Cracking the Code Creating a simple automated driving simulator New

Cracking the Code Creating a simple automated driving simulator New

A primary school class is using Scratch visual programming language to code instructions to make a car race around a track, helped by science presenter Minna Kane. They first draw the track using paint tools, then pick a car “Sprite”, or icon, to instruct to drive around it. They paint the headlights of the car different colours, and use IF/THEN commands in a FOREVER loop to tell the car to change direction if the headlight colour meets the background colour at the edge of their track. In this way, they can tell their car to stay on the road. They enter speed as a variable, and find that at higher speeds it is harder for the car to stay on the track, as the program has less time to react. They lower the speed to debug the program. Minna Kane wonders if speed is the only parameter that would affect the program like this, and encourages viewers to experiment themselves. Teacher notes: This could be used across a number of curriculum objectives. Design and write programs that accomplish specific goals, including simulating physical systems, working with variables and to show the use of selection and repetition in programs. It could also be used to demonstrate how a simple algorithm works.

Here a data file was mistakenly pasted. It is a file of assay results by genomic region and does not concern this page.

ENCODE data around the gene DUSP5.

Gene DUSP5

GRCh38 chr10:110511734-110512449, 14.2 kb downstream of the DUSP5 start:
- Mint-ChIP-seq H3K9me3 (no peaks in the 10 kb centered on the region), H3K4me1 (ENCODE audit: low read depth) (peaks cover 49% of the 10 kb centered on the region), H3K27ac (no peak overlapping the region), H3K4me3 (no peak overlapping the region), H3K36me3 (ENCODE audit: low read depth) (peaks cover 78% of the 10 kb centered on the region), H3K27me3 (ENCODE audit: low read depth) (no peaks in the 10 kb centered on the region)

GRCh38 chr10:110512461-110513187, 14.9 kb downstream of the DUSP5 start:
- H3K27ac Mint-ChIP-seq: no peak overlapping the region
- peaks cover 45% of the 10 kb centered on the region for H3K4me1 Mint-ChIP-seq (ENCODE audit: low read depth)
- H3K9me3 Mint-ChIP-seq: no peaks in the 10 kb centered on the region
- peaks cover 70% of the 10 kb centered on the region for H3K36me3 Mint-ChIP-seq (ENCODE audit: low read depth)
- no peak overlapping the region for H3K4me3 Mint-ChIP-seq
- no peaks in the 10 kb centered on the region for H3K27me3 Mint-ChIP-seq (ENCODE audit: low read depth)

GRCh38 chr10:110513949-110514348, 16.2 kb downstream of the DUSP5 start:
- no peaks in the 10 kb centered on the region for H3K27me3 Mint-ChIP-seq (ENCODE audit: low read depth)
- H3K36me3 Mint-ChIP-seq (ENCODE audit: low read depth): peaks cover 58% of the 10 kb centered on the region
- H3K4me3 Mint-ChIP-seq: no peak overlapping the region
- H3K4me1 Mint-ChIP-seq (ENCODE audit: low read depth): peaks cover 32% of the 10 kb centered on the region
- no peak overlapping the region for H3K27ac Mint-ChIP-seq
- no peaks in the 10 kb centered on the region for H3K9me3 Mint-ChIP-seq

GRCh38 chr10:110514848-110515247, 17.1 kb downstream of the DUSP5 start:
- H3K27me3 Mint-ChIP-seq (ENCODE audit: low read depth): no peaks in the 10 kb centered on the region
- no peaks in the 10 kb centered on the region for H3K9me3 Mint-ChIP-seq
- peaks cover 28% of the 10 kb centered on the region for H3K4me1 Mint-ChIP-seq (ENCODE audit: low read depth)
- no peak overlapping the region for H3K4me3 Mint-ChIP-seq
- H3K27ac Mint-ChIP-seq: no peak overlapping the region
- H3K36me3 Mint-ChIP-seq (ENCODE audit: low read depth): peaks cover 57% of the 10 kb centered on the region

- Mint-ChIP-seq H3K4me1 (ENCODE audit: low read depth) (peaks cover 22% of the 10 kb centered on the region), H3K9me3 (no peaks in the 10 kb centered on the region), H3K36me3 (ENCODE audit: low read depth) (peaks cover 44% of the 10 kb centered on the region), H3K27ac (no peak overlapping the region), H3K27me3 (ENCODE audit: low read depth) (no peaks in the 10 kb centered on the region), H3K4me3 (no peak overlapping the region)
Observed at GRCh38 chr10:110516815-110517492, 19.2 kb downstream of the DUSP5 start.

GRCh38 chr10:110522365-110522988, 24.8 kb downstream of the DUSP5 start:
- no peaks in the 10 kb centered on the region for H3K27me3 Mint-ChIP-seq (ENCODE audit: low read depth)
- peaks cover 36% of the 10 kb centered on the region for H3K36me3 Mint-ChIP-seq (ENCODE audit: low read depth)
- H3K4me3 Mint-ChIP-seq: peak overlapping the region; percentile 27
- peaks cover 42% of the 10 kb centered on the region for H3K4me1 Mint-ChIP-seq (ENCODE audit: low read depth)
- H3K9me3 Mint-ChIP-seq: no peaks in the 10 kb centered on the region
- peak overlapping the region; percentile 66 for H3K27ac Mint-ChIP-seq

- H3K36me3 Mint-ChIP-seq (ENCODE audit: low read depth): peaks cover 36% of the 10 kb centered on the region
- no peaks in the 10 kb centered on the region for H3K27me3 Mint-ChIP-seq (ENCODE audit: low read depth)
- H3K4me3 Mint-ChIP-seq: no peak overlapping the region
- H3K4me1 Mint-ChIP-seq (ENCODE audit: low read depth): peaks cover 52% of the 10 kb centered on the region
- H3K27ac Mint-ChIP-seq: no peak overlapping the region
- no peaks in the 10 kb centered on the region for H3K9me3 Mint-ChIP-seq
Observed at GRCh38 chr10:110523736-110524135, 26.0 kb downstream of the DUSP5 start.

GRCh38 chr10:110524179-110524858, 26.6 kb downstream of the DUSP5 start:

• 2013
  • 00:05:12
  • 9-12
  • Added on: 09/03/2019
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Metadata

Subjects
Automobile driving simulators [LCSH] Scratch (Computer program language) [LCSH] Programming languages (Electronic computers) [LCSH] Computer programming [LCSH] Computer science [LCSH] Information technology [LCSH]
Team
Minna Kane (Host), Chris Atteshlis (Producer), Tim Froggatt (Producer)
Closed captioning
Not available
MARC Record
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Teacher Guide(s)

  • How to Use Video Effectively in the Classroom [.pdf]

    How to Use Video Effectively in the Classroom [.pdf]

Can be found in